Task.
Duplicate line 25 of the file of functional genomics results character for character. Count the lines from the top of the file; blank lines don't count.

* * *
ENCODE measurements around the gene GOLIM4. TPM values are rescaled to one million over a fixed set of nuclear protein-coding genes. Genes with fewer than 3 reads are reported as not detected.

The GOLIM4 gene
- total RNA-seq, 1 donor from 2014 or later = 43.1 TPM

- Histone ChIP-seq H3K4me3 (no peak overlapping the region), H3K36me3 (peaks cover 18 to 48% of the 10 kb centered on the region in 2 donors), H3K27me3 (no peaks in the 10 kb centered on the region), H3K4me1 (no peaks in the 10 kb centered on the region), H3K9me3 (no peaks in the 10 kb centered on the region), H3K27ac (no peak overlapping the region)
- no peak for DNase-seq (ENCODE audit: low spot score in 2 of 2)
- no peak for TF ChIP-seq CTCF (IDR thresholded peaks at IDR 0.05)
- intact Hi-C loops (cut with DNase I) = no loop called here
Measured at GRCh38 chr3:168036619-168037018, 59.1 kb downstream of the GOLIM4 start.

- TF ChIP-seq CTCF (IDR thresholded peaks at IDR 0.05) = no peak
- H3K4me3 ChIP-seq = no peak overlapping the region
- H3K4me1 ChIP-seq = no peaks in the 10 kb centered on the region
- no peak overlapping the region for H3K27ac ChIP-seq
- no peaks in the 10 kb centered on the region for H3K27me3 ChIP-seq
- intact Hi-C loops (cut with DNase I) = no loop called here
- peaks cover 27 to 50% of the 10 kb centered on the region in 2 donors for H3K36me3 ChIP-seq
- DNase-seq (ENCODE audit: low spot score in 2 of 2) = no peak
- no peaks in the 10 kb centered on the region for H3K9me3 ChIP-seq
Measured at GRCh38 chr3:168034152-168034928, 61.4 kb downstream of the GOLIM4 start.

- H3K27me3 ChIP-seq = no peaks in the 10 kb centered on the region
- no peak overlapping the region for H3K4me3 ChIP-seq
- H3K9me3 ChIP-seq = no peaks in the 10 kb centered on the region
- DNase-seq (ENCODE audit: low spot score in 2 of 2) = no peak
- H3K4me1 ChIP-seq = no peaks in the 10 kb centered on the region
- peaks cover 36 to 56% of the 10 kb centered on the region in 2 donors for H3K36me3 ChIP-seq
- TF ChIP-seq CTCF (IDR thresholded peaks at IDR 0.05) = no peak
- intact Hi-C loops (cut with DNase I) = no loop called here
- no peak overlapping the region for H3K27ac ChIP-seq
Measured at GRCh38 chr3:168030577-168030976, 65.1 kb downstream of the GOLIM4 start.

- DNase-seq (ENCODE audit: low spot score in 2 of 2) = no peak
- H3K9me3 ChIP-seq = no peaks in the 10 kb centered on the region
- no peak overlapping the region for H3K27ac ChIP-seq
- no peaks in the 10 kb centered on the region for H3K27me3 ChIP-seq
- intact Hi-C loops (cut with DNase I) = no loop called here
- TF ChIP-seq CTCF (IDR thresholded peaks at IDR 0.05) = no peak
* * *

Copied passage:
- TF ChIP-seq CTCF (IDR thresholded peaks at IDR 0.05) = no peak